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Political explosive power

Nuclear technology spreads to other countries from a mountain hall in Halden. The matter splits the government.


By Tarjei Leer-Salvesen and Harald Eraker

"Five, four, three, two, one, zero – contaminated!"

The metallic female voice over the loudspeaker system sounds the alarm: The instruments in the lock show that Ny Tid's emissaries have too high a dose of radiation in the body to let out.

We are in the holiest of all in the Halden reactor, where Norway tests fuel spells for the nuclear industry in 19 countries. This is where it happens, in the actual reactor hall 100 meters inside the mountain.

Despite the white, almost full-coverage protective suit, and warnings not to touch anything, Ny Tid's journalist has received a dose of radiation somewhere on his body that affects the measuring instruments.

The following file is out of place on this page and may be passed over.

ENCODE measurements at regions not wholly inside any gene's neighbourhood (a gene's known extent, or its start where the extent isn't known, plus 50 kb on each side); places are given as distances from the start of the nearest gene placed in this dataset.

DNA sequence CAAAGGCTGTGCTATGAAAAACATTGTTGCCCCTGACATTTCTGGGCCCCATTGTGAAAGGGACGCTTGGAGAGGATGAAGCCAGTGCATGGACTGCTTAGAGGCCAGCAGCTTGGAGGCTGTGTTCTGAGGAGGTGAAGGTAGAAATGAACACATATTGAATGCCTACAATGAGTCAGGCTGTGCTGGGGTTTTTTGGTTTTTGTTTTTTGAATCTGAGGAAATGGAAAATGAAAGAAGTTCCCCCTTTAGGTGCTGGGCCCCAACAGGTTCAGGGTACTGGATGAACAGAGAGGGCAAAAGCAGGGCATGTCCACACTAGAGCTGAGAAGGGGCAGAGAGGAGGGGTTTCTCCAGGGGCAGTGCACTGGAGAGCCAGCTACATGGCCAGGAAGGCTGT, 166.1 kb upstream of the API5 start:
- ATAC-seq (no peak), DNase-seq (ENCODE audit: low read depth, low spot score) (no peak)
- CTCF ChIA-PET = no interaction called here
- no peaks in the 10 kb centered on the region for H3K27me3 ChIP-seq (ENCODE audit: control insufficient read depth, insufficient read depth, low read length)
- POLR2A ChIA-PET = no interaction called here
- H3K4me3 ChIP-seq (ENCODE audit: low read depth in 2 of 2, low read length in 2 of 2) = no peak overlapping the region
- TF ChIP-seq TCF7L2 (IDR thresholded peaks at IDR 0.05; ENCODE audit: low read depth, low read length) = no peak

Tor Arne Gulbrandsen, fuel accountant in the Halden reactor, reads some incomprehensible figures on the screen and dramatizes it all.

- You can try to wash your hands properly again and try again, he says.

"Five, four, three, two, one, zero – clean!"

It is uncertain how long people will pass through these locks in the Norwegian nuclear reactor. The Department of Energy Technology (Ife) has a license to operate it for two more years. Whether they can continue after that is a question now being addressed by the government parties. And they do not agree.

The conflict is about SV's principled negative attitude towards nuclear power, about Sellafield, and about a controversial nuclear fuel called Mox, as is being researched. . .

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